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Top BP Manager: We Should Take Climate Change Seriously

The world and the oil and gas industry need to start tackling in earnest climate change, Spencer Dale, group chief economist at supermajor BP, told The Washington Post in an interview published on Tuesday.

“All the climate arguments are real, urgent and important,” Dale told The Washington Post’s Dino Grandoni.

The longer the industry and the world wait until they start addressing carbon emissions, the more “draconian” changes the global economy will see in the future, according to BP’s chief economist.

In its annual BP Energy Outlook published last month, BP said that renewable energy will be the fastest-growing source of energy in the world through 2040, penetrating the energy system “more quickly than any fuel in history” to become the largest source of power by 2040. Renewables are expected to account for some two-thirds of the rise in power generation globally, and their share in the global power sector will grow to around 30 percent by 2040, up from around 10 percent now, according to the BP Energy Outlook.

Despite the forecast that peak oil demand could come in the 2030s, BP noted that under all scenarios oil will continue to play a significant role in the global energy system by 2040. Moreover, “significant levels of investment are required for there to be sufficient supplies of oil to meet demand in 2040,” BP said, adding that “In all scenarios, trillions of dollars of investment in oil is needed.” 

Related: Major Breakthrough Could “Turn Back The Emissions Clock”

However, the outlook also noted that “Global carbon emissions continue to rise, signaling the need for a comprehensive set of policy measures to achieve a substantial reduction in carbon emissions.”

“Polices aimed at the power sector are central to achieving a material reduction in carbon emissions over the next 20 years…most of the low-hanging fruit in terms of reducing carbon emissions is outside of the transport sector,” Dale said in the press release accompanying the outlook’s launch.

A few weeks before publishing the energy outlook, BP said that it would support a call from a group of institutional investors to expand its carbon emissions reporting and to describe how BP’s strategy is consistent with the goals of the Paris Agreement, in yet another pledge by Big Oil to start taking investor demands on climate action seriously.

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By Tsvetana Paraskova for Oilprice.com

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  • Mamdouh Salameh on March 05 2019 said:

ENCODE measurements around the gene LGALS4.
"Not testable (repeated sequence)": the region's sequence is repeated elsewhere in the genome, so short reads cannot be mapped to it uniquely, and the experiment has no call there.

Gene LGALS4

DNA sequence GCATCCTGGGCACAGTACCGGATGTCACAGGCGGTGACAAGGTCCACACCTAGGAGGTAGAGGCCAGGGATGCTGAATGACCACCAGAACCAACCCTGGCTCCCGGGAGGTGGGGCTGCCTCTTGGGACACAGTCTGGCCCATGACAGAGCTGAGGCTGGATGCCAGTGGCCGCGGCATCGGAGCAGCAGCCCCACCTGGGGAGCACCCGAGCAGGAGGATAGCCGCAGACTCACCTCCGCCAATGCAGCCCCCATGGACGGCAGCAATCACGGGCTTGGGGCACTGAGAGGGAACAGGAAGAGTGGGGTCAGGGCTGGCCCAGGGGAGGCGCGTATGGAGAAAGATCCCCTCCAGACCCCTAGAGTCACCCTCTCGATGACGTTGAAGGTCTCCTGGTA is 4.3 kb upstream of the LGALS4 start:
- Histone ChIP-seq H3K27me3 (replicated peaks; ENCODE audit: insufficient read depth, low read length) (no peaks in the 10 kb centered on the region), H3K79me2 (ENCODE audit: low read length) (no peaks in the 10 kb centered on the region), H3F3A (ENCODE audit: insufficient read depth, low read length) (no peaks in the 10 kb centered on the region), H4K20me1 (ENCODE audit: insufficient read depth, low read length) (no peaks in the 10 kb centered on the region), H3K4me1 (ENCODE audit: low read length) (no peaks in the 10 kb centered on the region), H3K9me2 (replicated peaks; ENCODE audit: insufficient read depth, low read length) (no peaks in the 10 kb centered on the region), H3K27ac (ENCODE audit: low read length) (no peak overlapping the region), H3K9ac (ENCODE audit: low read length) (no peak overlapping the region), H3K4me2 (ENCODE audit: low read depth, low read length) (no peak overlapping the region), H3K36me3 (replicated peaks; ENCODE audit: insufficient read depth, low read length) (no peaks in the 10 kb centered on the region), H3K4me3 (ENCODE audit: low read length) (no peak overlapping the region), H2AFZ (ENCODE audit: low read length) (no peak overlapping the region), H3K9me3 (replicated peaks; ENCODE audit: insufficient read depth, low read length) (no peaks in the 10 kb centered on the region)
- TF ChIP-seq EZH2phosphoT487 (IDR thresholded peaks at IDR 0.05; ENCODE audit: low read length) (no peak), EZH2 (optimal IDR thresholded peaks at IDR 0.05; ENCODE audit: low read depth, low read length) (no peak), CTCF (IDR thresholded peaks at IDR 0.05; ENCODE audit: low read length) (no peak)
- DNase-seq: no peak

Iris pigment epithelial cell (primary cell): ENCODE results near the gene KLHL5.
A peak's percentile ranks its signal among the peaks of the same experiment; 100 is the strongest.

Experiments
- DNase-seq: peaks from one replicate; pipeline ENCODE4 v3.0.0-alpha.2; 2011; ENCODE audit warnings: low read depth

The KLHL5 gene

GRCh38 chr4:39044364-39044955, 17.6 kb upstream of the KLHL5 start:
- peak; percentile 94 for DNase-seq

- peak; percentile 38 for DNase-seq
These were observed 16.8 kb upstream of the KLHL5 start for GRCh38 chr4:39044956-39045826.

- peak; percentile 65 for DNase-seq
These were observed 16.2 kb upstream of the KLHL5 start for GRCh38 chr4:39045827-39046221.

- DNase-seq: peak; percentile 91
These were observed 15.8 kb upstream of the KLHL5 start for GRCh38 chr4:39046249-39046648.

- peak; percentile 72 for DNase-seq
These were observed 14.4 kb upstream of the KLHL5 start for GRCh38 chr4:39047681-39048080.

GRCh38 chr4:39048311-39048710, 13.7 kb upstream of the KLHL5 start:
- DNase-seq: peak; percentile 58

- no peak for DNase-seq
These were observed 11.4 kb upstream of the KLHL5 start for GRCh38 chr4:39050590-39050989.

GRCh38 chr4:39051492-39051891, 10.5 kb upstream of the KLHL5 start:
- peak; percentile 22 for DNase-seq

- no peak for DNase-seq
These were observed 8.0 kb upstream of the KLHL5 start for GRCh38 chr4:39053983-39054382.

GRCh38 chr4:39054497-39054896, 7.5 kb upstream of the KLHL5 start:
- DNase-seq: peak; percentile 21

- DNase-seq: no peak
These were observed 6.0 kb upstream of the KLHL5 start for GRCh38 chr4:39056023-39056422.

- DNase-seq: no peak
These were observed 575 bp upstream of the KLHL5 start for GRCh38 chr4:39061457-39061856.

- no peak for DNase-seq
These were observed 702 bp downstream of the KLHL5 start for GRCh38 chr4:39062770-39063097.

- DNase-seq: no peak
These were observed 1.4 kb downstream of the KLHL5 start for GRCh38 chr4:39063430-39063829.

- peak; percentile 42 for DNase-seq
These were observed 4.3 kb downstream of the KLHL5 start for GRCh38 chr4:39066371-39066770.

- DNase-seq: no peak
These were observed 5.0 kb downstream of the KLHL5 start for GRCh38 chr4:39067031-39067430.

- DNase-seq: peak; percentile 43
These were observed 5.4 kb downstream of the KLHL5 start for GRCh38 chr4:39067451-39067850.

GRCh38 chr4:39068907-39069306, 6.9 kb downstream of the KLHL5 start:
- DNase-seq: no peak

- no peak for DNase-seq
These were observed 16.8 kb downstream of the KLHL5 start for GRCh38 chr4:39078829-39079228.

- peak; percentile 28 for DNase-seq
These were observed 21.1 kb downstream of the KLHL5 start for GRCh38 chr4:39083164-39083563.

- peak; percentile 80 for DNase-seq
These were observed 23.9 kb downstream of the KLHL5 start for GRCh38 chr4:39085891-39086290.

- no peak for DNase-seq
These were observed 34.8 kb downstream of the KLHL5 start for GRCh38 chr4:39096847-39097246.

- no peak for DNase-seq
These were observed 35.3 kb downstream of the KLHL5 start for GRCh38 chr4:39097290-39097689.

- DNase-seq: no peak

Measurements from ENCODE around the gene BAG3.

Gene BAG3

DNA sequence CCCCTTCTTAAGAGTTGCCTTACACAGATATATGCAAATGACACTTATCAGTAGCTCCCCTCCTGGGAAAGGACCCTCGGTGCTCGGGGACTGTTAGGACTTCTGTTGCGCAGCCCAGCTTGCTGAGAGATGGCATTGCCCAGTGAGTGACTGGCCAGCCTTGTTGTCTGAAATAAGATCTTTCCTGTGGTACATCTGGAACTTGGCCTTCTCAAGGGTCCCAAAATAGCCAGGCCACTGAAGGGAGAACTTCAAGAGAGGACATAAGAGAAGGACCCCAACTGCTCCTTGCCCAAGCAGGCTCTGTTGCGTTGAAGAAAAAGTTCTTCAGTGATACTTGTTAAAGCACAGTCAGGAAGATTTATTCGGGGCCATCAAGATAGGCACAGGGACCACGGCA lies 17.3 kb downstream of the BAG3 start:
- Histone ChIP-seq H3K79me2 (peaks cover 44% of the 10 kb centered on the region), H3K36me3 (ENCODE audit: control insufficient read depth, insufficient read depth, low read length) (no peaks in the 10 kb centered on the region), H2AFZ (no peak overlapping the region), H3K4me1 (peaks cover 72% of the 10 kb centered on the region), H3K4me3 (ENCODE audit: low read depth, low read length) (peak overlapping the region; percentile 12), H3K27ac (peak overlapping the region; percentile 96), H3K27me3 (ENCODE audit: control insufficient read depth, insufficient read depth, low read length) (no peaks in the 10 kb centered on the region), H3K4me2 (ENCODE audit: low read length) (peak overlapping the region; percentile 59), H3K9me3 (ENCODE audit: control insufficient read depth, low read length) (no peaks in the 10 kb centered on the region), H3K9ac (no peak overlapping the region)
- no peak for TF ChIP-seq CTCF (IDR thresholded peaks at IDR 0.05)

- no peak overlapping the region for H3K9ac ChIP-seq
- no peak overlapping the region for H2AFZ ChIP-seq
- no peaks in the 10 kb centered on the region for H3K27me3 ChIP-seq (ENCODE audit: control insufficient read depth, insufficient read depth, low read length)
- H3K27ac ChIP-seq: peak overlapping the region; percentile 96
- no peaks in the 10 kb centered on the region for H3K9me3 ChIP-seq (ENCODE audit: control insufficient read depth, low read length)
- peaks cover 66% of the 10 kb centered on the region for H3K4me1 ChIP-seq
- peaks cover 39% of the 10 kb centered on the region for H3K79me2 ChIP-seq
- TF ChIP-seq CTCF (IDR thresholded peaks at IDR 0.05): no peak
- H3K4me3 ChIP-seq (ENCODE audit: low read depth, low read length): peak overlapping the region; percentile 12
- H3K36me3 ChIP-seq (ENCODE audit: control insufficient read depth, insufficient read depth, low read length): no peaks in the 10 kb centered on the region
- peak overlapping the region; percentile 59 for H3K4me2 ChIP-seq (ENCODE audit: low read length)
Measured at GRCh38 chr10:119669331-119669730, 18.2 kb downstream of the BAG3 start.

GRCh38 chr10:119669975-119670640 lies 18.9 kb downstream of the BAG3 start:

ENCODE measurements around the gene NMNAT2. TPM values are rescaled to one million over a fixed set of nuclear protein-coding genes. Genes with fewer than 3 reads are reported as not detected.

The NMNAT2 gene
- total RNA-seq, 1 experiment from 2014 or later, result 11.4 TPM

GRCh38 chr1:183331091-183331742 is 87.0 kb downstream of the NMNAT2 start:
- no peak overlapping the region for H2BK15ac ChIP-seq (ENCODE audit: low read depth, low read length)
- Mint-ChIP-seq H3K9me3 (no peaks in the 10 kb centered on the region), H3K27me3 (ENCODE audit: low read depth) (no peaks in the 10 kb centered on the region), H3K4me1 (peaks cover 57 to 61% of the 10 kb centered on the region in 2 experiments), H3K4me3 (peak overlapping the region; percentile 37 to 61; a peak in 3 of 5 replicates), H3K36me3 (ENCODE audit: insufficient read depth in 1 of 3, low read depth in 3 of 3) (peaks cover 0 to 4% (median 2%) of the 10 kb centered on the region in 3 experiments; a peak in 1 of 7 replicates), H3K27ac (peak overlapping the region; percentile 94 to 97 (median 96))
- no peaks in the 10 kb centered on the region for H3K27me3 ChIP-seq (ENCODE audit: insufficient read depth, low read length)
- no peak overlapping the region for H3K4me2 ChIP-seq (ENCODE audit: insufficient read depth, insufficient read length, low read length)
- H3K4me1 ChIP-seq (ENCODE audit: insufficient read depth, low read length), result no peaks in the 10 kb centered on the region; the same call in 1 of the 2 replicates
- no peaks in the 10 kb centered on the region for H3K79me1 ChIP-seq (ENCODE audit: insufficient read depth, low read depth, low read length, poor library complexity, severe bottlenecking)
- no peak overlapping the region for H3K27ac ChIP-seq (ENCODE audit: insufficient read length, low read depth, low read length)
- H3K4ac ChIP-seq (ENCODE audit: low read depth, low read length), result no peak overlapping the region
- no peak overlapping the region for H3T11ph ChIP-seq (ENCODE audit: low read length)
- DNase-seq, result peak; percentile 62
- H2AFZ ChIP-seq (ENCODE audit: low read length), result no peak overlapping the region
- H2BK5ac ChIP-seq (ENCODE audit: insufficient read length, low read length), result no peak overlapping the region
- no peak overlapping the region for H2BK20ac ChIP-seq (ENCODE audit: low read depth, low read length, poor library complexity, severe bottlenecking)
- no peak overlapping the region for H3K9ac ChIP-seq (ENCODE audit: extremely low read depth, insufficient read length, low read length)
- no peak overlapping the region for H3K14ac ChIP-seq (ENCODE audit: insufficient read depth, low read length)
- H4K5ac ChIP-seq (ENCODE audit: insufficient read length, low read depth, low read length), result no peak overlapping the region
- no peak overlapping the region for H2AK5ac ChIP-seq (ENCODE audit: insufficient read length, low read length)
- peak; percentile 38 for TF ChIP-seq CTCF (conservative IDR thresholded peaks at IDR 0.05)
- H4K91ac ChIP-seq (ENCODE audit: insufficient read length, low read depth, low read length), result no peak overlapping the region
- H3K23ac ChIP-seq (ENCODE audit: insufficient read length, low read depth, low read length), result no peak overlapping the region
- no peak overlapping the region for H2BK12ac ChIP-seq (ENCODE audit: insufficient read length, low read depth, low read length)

While it is true that the science underpinning climate change arguments is on the whole correct, there is a lot of lingering doubts about exaggerations and distortion of facts by some scientists to suit their political arguments or agenda.

    While policies to tackle climate change should in no way adversely impact on economic growth, for most countries of the world this differentiation is not a clear-cut one, hence the lagging behind of so many countries.

    Mr Spencer dale and the annual BP Energy Outlook could start the ball rolling by correcting some of the claims they made. While renewable energy will be the fastest growing source of energy in the world through 2040 simply because it is starting from a very low base, the claim that it will become the largest source of power by 2040 is very exaggerated. In 2018 renewable energy accounted for only 3.6% of the global primary demand. How long will it take it to overtake oil and natural gas by 2040? Many many years.

    Mr Dale and the annual BP Energy Outlook also need to accept that there will be neither a post-oil era nor a peak oil demand throughout the 21st century and probably far beyond. Oil will continue to reign supreme even in the global transport system all through. Even an introduction of 350 million electric vehicles (EVs) by 2040 which is an impossibility will only replace 9% of the oil used in global transport or 11 million barrels a day (mbd) out of 120 mbd used by then. That will never stop the global demand for oil growing. It will only decelerate the rate of growth.

    Dr Mamdouh G Salameh
    International Oil Economist
    Visiting Professor of Energy Economics at ESCP Europe Business School, London

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